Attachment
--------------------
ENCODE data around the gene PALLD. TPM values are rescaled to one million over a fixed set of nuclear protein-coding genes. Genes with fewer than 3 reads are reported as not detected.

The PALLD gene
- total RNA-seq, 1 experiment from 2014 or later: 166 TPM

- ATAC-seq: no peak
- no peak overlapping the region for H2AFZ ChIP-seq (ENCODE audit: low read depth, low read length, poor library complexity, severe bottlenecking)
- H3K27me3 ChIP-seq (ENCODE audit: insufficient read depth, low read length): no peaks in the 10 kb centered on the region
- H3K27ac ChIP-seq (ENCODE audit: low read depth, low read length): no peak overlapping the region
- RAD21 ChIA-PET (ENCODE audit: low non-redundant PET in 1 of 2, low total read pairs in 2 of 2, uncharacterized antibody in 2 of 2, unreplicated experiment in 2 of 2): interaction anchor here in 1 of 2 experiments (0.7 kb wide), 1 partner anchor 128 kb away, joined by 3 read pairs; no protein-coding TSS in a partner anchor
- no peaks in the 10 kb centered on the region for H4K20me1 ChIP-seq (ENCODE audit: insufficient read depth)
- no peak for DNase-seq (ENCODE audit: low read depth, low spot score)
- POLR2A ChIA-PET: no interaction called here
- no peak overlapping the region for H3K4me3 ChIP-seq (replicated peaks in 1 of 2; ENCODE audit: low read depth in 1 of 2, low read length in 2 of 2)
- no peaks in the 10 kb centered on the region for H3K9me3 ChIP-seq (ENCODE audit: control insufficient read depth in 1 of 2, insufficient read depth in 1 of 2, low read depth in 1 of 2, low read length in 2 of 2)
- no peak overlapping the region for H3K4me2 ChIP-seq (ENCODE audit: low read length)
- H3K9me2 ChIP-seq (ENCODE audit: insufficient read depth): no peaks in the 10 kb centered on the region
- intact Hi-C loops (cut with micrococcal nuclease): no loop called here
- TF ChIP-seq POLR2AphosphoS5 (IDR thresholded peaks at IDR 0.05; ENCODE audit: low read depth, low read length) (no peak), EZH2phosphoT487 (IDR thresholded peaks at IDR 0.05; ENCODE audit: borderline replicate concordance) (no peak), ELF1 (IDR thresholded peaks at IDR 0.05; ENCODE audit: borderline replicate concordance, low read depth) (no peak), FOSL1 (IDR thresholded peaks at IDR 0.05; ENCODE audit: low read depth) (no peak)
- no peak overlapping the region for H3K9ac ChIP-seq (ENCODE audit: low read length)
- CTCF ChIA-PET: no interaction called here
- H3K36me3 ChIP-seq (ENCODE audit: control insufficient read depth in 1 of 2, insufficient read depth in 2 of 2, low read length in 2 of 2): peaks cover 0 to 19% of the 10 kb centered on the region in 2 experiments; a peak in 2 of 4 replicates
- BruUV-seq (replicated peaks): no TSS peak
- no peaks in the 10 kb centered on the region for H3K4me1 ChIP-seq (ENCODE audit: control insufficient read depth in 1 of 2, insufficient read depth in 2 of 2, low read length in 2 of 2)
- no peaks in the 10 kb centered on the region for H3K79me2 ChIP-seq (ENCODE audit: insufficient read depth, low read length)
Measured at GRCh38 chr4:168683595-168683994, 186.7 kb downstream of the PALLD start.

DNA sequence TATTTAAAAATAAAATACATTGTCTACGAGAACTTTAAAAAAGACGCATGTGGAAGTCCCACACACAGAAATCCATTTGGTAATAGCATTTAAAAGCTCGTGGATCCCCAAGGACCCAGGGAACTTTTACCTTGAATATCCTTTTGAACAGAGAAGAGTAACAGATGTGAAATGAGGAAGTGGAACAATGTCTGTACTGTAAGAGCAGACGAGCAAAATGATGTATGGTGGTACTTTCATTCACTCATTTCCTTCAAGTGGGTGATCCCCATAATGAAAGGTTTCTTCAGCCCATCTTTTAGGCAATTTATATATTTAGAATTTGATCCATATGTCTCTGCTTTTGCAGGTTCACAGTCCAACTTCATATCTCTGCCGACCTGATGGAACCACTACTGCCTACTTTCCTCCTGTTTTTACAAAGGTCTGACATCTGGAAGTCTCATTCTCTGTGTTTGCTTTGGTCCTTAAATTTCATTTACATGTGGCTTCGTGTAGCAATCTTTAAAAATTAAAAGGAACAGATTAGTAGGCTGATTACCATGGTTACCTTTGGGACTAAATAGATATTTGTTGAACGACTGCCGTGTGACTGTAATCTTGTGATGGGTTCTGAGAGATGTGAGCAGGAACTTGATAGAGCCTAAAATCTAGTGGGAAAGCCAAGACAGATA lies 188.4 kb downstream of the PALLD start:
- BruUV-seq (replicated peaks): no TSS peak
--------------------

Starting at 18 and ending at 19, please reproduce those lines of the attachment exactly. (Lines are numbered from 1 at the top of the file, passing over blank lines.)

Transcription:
- no peak overlapping the region for H3K9ac ChIP-seq (ENCODE audit: low read length)
- CTCF ChIA-PET: no interaction called here